in all parts of the World. What numbers I- there were at Rome of this Religion, we know
Poets and Historians, and we have as good Evidence of the spreading of it in other places. Not to repeat what has been already related, nor to mention particular Persons of the greatest Note and Eminency, nor particular Cities, as Damascus, (c) where (d) Joseph. it more remarkably prevailed, it is evident de Bell.Fud.
1. 2. C.25 what numbers of Persons, in all Nations, profeffed this Religion, from the incredible Treasures which Cralus found in the Temple of Jerusalem, being Ten thousand Talents, amassed there by the Summs of Gold fent from all Places by the Jews, and such as
consider the Pro
became Profelytes to their Religion : And
for the Truth of this, Josephus cites Strabo's () Jofeph. Authority, who fays, (d) that the Jews Antiq.l.14.
were every where dispersed, and every where C. 12.
gained Men over to their Religion ; and that in "Alexandria they had their Ethnarchæ, or proper Magistrates, by whom they were governed. And another Proof of the multitudes of Profelytes made to the Jewish Re
ligion, may be had from the great num(e) Polepk: bers assembled (e) at their Passovers, and at de Bell.Jud.
the Feasts of Pentecoft, out of every Nation A&t. ii. s. under Heaven.
Thus mightily prevailed the Religion of
the Hebrews, till their City and Temple, by (f) Ibid. a Divine Vengeance, as (f) Josephus often pag.999.- confelles, was destroyed; and the Law it
self, with the Utensils of the Temple, was carried among the Spoil in Titus's Triumph. And when the Jewish Religion had its full Period and Accomplishment, the Christian Religion, which succeeded in the room of it, and was prefigured by it, foon spread
it self into all corners of the Earth, and is *** (at this day preached among all Nations.
pagation of the Christian Religion, it may be requifite, (1.) To produce some Testimo nies of the Heathens, concerning the Jews and their Religion ( 2.) To Thew, That there have been always reinaining divers Memorials of the True Religion among the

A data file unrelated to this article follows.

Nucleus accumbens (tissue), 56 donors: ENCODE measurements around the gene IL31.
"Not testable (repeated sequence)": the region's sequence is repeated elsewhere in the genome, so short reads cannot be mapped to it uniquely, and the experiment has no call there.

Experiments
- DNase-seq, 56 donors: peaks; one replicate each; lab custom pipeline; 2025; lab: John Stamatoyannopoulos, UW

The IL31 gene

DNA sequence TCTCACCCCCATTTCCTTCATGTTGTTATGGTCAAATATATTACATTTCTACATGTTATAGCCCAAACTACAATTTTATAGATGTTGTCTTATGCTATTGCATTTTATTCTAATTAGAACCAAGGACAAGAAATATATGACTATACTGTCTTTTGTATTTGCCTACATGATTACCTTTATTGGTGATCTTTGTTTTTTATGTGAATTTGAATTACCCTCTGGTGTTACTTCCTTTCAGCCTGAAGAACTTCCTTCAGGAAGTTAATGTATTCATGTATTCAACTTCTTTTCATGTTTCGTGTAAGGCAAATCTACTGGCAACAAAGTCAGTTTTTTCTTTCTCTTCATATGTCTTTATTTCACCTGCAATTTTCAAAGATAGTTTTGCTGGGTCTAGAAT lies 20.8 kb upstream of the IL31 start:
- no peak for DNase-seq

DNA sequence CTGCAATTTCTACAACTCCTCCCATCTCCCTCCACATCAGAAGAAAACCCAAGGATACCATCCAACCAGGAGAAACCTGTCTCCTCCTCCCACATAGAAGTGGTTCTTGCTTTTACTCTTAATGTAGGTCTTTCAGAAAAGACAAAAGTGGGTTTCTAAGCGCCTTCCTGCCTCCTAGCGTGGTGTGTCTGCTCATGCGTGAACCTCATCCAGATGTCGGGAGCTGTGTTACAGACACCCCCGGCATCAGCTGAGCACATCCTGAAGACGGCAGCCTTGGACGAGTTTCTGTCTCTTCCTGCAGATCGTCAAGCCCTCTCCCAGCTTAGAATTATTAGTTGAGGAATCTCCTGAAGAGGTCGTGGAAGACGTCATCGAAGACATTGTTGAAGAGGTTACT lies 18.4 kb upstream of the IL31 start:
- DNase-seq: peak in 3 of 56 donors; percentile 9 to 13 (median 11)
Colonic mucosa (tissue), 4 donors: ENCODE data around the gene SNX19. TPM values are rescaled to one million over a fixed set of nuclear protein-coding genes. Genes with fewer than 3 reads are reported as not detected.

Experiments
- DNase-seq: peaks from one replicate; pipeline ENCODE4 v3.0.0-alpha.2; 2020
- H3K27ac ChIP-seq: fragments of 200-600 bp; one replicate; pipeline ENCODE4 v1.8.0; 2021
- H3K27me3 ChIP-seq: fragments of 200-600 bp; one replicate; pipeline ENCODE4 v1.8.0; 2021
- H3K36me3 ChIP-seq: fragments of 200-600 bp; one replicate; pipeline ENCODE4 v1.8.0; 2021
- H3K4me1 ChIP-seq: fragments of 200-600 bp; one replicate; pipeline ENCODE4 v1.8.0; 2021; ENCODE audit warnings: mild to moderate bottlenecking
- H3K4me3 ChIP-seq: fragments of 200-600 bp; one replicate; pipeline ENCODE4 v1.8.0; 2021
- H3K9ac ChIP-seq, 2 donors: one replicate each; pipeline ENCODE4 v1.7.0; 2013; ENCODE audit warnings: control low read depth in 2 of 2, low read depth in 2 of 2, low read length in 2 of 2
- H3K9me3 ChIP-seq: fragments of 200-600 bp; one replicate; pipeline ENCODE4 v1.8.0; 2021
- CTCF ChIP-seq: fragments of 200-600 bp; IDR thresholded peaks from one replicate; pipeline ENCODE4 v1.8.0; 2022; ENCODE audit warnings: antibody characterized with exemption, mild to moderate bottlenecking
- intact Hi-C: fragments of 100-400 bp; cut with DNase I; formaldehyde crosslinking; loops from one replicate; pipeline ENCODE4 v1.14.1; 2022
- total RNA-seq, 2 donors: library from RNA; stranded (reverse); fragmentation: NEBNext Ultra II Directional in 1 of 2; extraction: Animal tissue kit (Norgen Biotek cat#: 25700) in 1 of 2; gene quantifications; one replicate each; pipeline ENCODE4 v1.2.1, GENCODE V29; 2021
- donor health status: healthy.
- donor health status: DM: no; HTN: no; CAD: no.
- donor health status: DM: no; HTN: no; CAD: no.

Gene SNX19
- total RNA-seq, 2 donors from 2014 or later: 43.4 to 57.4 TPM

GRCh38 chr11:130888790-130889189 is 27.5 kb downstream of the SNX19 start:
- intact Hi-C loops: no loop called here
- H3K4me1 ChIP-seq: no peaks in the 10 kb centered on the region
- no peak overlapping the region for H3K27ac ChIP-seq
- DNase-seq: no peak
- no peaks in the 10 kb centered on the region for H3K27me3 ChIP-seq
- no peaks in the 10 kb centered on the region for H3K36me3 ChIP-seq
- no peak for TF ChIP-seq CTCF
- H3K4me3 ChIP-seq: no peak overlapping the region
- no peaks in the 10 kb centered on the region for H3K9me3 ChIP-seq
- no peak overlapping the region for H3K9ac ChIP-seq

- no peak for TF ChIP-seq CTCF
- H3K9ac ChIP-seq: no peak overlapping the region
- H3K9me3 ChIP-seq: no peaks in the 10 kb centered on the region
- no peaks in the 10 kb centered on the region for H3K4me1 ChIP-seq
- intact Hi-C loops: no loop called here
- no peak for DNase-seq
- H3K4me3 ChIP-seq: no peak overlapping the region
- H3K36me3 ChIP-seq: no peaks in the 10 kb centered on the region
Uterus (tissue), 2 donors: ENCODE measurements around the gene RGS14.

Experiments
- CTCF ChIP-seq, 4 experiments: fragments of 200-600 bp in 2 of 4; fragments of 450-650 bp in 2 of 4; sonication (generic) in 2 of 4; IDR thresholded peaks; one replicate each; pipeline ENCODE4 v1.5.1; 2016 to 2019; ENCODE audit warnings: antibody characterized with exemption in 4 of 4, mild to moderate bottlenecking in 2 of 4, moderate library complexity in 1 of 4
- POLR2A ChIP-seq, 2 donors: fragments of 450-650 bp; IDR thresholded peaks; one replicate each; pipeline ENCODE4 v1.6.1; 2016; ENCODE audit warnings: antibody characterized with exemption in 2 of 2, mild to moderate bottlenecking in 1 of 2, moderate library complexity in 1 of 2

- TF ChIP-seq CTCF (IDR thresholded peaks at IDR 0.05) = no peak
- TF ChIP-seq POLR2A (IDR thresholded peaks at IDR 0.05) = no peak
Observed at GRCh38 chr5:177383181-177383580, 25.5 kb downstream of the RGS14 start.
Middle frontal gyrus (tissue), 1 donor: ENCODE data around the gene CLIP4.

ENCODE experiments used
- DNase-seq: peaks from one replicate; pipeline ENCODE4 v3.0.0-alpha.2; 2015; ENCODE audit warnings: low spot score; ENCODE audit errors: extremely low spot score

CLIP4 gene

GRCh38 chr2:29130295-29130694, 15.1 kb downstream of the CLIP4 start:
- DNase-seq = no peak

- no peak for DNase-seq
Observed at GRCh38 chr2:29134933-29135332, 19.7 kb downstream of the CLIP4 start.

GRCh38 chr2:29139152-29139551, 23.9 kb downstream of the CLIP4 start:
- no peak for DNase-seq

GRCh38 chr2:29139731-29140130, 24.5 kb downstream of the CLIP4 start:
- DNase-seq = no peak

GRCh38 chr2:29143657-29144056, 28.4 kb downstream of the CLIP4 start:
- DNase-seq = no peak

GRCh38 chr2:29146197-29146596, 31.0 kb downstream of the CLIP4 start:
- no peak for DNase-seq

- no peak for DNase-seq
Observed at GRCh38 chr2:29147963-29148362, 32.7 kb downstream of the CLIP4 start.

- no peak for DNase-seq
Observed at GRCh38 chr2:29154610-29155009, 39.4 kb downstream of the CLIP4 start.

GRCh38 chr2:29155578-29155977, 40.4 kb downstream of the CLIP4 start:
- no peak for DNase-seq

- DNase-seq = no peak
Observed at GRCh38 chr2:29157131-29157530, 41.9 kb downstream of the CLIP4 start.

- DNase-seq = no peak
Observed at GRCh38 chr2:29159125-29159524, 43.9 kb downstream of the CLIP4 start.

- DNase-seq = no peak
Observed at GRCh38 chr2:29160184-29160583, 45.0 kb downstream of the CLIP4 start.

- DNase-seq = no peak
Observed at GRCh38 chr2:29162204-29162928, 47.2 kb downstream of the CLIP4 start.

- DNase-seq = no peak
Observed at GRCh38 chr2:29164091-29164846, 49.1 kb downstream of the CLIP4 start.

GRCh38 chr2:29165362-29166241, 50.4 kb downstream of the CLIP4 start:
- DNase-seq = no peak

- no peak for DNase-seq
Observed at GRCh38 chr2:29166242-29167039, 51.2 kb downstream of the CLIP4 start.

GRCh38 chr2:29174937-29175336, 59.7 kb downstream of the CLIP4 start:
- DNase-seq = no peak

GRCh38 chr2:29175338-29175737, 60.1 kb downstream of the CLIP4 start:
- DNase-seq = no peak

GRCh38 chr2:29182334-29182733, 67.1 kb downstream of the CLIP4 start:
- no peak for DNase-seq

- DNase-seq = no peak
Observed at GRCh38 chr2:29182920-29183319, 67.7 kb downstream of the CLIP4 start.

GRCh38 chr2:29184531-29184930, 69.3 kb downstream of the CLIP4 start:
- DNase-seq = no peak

but one l
Heathen. (3.) To consider the Authority of
I. As to the Testimony of Heathen Au-
gainst the Truth of the Taking of Troy, or the Building of Rome, that the Scriptures make no mention of either of them. The Greek Historians were so ignorant of Foreign Affairs, as (8) Josephus has observed, that Ephorus, (c) Josepš one of the best of them, thought Spain to be 1.1.
City : and neither Herodotus nor Thucydides, nor any Historian of their Times, made any mention of the Romans. The Roman. Authors are but of a very late date, in comparifon: and the Greeks, besides their ignorance in Antiquity, and in the Affairs of other Nations, are known to have been a vain Peoa ple, who despised all besides themselves, ac counting them Barbarians, and taking little .notice of Rome it felf, before they fell under its Power.
Yet many of the Heathen Writers, as Foto fephus shews, have made famous mention of the Jews ; though others have given a wrong and malicious Account of them, whom he proves to contradict one another, and some times themselves. Some, again, have omitted the mention of the Jews, though they had never fo much occasion for it, of which he